- Shared Leadership: Can Empowerment Work in Police Organizations?
- The Changing Face of Police Leadership
13. If you have been the subject of one or more Internal Affairs investigation or its equivalent, or a use of force complaint, please tell us in what agency, when, what the circumstances or issues were, and what the disposition was in those cases.
14. Question customized for John Lamb: Carpetbagger is, in our estimation, an offensive and un-American term, since Indians aside we are all carpetbaggers to a degree. Nevertheless such characterizations are not scrubbed from political campaigns simply for being offensive, and should fairly be addressed. How do you counter the criticism of being a carpetbagger from Jacksonville?
Thank you for the opportunity to address this concern. First this characterization is not accurate as the definition of a carpetbagger states that a person who moved to the Southern states from the North after the Civil War. Well I did move from Jacksonville which is 30 miles north of here (county line to county line) but have been coming here for some time as I have family and friends here. Additionally I came here in 1998 to assist the FCSO with evacuation of the county during the wild fires and that was my first opportunity to work with the Agency.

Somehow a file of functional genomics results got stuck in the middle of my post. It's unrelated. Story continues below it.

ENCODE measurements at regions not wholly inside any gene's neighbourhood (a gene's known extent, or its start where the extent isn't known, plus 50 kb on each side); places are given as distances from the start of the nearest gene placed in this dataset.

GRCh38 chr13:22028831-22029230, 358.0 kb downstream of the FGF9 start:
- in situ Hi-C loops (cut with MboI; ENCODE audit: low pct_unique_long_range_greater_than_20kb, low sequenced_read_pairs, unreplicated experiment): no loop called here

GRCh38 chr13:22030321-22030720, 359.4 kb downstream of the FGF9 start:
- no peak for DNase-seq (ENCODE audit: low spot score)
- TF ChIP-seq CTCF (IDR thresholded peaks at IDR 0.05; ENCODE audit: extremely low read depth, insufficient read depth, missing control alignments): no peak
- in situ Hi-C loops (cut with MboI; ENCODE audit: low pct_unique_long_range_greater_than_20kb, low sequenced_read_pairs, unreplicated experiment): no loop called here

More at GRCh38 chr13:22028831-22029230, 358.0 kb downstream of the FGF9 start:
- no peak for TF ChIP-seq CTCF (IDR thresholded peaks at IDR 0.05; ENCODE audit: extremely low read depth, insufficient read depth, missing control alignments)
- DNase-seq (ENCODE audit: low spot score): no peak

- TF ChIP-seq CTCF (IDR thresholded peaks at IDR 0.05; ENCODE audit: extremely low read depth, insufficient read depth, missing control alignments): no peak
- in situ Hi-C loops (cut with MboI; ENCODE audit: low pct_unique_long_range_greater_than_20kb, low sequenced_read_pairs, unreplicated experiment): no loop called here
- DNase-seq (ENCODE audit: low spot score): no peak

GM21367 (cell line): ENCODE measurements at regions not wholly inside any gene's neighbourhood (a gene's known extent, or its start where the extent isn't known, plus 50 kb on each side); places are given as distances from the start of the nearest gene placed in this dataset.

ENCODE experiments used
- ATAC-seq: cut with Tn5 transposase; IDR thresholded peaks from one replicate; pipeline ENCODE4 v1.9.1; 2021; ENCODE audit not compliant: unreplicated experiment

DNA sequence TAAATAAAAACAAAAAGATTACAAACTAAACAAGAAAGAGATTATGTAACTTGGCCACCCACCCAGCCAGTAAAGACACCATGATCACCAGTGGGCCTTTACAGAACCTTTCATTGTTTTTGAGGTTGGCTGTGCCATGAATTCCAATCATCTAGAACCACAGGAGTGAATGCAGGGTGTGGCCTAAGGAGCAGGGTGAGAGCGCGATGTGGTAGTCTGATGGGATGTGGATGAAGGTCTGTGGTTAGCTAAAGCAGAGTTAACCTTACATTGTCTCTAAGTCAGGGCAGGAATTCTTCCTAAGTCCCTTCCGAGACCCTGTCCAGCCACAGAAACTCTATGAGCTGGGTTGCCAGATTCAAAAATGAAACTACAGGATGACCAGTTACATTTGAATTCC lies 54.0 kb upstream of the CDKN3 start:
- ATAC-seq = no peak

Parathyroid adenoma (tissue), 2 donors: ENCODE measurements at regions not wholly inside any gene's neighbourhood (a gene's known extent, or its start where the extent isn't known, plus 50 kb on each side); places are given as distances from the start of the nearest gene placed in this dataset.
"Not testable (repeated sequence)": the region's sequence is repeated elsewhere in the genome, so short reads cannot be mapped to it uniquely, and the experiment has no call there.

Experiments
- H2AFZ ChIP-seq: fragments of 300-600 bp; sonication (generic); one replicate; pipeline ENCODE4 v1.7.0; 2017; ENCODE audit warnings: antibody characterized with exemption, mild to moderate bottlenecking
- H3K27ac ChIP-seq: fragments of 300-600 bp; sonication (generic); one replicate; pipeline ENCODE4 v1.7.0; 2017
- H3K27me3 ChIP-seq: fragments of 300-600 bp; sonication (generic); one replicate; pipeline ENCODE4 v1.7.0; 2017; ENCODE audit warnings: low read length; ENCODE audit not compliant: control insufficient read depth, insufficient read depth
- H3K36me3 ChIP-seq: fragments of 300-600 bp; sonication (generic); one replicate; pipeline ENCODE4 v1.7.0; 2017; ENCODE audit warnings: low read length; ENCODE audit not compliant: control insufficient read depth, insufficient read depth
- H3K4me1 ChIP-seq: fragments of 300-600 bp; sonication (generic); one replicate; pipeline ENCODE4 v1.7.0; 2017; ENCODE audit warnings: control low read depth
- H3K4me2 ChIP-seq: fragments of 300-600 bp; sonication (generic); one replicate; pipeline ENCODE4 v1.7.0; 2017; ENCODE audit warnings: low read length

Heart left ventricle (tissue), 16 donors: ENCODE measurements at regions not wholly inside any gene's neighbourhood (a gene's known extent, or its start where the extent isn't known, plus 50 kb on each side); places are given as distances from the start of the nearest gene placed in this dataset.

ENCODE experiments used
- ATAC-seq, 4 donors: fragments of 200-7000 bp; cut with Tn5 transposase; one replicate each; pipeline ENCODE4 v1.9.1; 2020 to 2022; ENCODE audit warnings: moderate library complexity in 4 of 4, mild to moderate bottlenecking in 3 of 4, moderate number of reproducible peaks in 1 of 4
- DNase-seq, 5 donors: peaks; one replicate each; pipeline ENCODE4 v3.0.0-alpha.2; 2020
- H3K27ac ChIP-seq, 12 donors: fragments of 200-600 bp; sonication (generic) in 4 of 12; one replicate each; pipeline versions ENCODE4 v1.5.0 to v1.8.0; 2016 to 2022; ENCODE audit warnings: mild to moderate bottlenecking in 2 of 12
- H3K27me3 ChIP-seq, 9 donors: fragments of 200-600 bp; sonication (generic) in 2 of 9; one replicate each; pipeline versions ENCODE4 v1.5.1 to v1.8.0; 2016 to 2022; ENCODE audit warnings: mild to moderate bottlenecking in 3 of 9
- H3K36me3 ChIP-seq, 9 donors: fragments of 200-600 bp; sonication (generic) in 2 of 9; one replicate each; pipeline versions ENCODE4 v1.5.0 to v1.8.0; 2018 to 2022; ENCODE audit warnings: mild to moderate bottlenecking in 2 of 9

Many times cities and counties and police agencies will conduct state wide and national searches for best candidates to ensure they have the knowledge, skills and abilities to meet the needs of the communities. I have lived in Florida my whole life and been a Florida Law Enforcement Officer for over 23 years and I know I will meet the needs and expectations of Flagler County.
Like many people in Flagler County I moved here for a better quality of life for my family and I am excited to bring my energy and enthusiasm to the community that I call home. Many people I have encountered during this journey have shared their concerns with me I am a better person for meeting so many interesting people.
My family and I live here, we worship here, and are excited to be part of the community. Like many people who live here they offer their expertise to the betterment of the community. I have been blessed with an exceptional career and want to offer my expertise of professional Florida Law Enforcement to our community to make it better.